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ENERGY

German tenants continue to bear brunt of CO2 tax under new energy law

The German Tenants Association has expressed anger at the government's failure to ensure that the cost of the CO2 price is shared equally among tenants and landlords in its amendment to the heating costs law.

Thermostat
A thermostat. Photo: picture alliance / Jens Büttner/dpa-

On Friday, the Bundesrat – Germany’s upper house of parliament – voted through an amendment to the heating costs regulation that will implement new EU requirements on energy efficiency. 

But the tenants’ association has criticised the fact that the new regulation fails to scrap the one-sided CO2 tax, a green levy on carbon dioxide use that currently falls entirely on the shoulders of tenants.

“This leads to significantly higher heating costs, especially for tenant households in buildings that are not renovated,” Weber-Moritz told DPA. 

The CDU/CSU and SPD-led federal government had previously agreed that the additional heating costs caused by the CO2 price would be borne equally by landlords and tenants.

However, this proposal ultimately collapsed due to opposition from the CDU/CSU parliamentary group.

That means that tenants have been bearing the entire brunt of the €25-per-tonne CO2 tax alone since it was introduced at the start of the year.

Slamming the decision not to split the levy between landlords and renters, the tenants’ association said transferring the costs of the CO2 tax entirely to tenants could limit its effectiveness as a green tax.

The incentive effect of the CO2 pricing, which is intended to make climate protection investments in the building sector more attractive, is “completely lacking” when CO2 costs are passed on to tenants, Weber-Mortiz said. 

It comes as households in Germany are under increased financial pressure from soaring heating and energy costs, as well as a steep rise in the cost of living over the past six months or so. 

The additional costs could threaten to harm public perception of the transition away from climate-harming fossil fuels to clean, renewable energy, Weber-Moritz warned.

READ ALSO: Should Germany do more to support households with rising energy costs?

End of on-site meter readings

The amendment to the heating costs regulation stipulates that energy companies must be able to read newly installed meters remotely and that older meters must be retrofitted or replaced by the end of 2026.

The regulation is intended to eliminate the need for on-site meter readings.

As soon as the remote-readable meters are installed, tenants should receive information on their consumption every month.

According to the Bundesrat, the aim of the ordinance is to encourage consumers to be “conscious and economical in their use of heating energy” in order to reduce emissions. 

The newly installed meters must also be able to exchange data with devices from other manufacturers. This is to ensure that there is sufficient competition and that metering service companies cannot impose drastic price increases.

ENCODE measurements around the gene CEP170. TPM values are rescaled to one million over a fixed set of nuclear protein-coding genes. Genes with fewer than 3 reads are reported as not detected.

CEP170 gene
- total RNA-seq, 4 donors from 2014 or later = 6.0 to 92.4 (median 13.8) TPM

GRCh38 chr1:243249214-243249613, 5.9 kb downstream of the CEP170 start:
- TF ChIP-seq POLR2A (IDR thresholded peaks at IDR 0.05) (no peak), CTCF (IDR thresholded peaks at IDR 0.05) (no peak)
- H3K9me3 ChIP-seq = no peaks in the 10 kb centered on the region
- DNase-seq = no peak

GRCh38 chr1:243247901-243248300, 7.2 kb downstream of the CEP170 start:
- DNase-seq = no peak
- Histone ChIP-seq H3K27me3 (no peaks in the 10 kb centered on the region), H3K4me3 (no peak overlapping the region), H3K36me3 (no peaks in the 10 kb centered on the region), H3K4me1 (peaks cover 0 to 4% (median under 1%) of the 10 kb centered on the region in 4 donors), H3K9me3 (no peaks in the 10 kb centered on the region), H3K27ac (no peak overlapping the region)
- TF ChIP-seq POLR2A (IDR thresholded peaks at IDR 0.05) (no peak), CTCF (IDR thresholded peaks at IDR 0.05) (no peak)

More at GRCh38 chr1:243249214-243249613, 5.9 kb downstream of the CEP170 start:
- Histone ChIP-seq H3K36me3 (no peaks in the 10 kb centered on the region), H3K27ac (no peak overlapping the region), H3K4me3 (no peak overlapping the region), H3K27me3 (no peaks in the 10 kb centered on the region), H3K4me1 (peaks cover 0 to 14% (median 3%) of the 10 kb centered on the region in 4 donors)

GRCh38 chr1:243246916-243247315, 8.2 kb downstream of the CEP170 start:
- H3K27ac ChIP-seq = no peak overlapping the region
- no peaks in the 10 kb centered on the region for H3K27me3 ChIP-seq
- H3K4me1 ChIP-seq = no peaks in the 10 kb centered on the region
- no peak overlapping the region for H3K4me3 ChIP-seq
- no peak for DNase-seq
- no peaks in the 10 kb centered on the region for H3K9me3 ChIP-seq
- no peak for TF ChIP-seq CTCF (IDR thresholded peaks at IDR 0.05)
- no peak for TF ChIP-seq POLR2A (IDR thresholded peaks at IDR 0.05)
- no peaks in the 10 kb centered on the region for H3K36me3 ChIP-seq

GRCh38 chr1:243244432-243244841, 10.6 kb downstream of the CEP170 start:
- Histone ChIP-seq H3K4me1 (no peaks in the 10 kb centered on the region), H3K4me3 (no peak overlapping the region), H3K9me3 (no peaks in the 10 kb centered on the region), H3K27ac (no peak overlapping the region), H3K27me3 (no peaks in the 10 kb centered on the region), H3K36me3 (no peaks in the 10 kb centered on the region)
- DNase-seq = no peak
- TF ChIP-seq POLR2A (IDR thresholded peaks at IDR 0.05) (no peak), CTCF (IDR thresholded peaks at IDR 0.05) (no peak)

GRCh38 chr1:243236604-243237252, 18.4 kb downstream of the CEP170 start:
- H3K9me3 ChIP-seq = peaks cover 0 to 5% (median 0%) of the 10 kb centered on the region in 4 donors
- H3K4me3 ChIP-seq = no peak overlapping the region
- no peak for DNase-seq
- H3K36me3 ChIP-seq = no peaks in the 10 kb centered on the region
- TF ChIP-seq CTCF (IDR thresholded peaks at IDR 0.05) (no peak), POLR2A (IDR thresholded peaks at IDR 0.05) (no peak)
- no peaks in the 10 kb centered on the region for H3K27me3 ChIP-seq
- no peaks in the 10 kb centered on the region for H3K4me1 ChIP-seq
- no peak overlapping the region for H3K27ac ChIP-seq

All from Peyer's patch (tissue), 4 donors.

In the future, heating bills must also include a comparison that informs people both of their previous energy consumption and average consumption.


Euro notes and coins next to a German heating bill. In future, energy companies will have to be more transparent about usage and costs in their billing. Photo: picture alliance / dpa | Jens Büttner

Weber-Moritz said the new heating cost regulation could help save energy by providing more information on consumption and increased transparency on costs.

“Climate protection in the building sector, however, can primarily only be achieved through energy-efficient modernisation of the building stock,” she explained.

Weber-Moritz added that subsidies to the building sector would have to be increased. 

Furthermore, the tenants’ association is concerned that the regulation does nothing to protect renters against additional costs. 

“There is a fear that tenants will have to pay more for these devices and billing and consumption information than they will save in additional energy costs,” Weber-Moritz explained. 

READ ALSO: How households in Germany can tackle rising energy costs

Vocabulary 

Unrenovated – unsaniert

Heating cost surcharge – (der) Heizkostenaufschlag

Heating bill – (die) Heizkostenabrechnung 

Meter – (der) Zähler

We’re aiming to help our readers improve their German by translating vocabulary from some of our news stories. Did you find this article useful? Let us know.

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MONEY

REVEALED: The everyday products getting less expensive in Germany

Inflation rates are soaring in Germany - but the jump in prices hasn't affected all consumer goods. Here are a few of the thing that have actually become cheaper in recent months.

REVEALED: The everyday products getting less expensive in Germany

The cost of living is rising at an alarming pace. In April, the inflation rate in Germany hit a stunning 7.4 percent – the highest it’s been in more than 40 years.

In real terms, that means that many people will be getting poorer year by year, unless they’re lucky enough to have got a stellar pay rise at work. 

When you dig down into the nitty gritty of the price rises though, the cost hikes are quite unevenly spread across different goods and services. 

The Local has reported regularly on the dizzying rise in the cost of fuel and energy, as well as the food items – like milk and fresh meat – that are getting more expensive by the week.